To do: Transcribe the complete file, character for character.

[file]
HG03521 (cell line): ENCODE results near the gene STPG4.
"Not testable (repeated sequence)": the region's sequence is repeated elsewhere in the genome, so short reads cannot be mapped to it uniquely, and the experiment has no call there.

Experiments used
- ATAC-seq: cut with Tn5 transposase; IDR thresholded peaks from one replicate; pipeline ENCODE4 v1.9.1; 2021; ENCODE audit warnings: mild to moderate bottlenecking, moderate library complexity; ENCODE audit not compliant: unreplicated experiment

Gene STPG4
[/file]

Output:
HG03521 (cell line): ENCODE results near the gene STPG4.
"Not testable (repeated sequence)": the region's sequence is repeated elsewhere in the genome, so short reads cannot be mapped to it uniquely, and the experiment has no call there.

Experiments used
- ATAC-seq: cut with Tn5 transposase; IDR thresholded peaks from one replicate; pipeline ENCODE4 v1.9.1; 2021; ENCODE audit warnings: mild to moderate bottlenecking, moderate library complexity; ENCODE audit not compliant: unreplicated experiment

Gene STPG4